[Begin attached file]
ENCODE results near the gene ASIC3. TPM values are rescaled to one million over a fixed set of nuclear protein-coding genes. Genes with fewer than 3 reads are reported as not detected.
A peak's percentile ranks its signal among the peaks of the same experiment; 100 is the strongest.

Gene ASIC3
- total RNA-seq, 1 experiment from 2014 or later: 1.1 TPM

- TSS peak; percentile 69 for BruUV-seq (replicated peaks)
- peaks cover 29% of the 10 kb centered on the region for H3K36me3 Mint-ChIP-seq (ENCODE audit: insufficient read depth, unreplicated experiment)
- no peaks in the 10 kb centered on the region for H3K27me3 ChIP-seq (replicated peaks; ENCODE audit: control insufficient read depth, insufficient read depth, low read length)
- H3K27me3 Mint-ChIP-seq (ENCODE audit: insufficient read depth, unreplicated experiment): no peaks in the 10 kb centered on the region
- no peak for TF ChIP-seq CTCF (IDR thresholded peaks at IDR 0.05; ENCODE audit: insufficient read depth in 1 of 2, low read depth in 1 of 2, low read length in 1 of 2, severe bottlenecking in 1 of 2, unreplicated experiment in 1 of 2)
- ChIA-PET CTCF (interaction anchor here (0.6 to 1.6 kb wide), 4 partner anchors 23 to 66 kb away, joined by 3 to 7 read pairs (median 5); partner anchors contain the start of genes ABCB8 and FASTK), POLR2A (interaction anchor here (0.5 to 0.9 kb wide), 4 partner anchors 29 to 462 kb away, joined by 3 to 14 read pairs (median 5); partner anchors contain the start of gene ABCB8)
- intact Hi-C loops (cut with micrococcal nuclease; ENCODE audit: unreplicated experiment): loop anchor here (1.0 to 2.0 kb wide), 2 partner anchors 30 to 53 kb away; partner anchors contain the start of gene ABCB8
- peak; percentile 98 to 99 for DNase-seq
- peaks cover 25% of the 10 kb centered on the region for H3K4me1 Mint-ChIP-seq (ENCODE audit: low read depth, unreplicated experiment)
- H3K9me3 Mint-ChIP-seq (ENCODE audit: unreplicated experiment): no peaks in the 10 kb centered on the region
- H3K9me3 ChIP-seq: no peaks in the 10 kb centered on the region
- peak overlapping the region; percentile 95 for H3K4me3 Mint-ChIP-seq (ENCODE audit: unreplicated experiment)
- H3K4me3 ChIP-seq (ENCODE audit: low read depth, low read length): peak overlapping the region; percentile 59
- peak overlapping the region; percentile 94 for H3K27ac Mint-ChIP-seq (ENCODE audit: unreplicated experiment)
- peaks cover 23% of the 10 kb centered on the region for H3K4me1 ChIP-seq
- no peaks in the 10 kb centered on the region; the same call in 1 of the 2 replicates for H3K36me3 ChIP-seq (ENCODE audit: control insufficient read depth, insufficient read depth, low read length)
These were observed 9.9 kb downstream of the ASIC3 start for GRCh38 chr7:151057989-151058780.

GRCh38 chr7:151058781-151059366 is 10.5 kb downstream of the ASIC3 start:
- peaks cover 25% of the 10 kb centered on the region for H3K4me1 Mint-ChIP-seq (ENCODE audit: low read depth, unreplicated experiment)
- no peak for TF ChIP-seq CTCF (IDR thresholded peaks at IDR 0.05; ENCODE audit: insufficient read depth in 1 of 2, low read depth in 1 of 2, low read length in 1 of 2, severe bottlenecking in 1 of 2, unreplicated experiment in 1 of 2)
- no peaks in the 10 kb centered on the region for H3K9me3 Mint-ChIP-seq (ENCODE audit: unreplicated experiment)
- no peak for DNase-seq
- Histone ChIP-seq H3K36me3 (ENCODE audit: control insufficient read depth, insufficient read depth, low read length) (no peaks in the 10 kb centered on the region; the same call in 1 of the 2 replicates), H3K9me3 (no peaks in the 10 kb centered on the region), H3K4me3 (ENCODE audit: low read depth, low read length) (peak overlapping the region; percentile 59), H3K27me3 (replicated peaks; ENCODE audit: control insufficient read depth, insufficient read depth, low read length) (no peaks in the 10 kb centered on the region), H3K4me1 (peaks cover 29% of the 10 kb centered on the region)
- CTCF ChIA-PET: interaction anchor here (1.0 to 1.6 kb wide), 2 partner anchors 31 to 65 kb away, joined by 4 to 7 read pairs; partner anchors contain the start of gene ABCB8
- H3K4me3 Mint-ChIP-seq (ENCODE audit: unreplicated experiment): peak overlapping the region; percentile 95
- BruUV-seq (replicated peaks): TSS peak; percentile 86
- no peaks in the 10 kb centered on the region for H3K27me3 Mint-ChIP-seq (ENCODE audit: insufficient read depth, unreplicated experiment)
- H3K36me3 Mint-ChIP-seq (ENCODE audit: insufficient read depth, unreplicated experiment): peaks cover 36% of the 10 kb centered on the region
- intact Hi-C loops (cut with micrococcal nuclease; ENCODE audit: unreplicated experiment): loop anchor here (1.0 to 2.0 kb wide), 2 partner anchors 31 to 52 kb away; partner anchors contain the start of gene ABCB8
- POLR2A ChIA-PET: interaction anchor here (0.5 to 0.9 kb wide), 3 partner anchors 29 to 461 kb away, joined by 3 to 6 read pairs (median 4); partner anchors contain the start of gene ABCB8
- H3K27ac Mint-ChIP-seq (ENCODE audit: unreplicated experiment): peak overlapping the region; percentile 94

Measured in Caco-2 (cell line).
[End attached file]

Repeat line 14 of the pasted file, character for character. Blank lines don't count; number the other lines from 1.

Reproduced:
- H3K9me3 Mint-ChIP-seq (ENCODE audit: unreplicated experiment): no peaks in the 10 kb centered on the region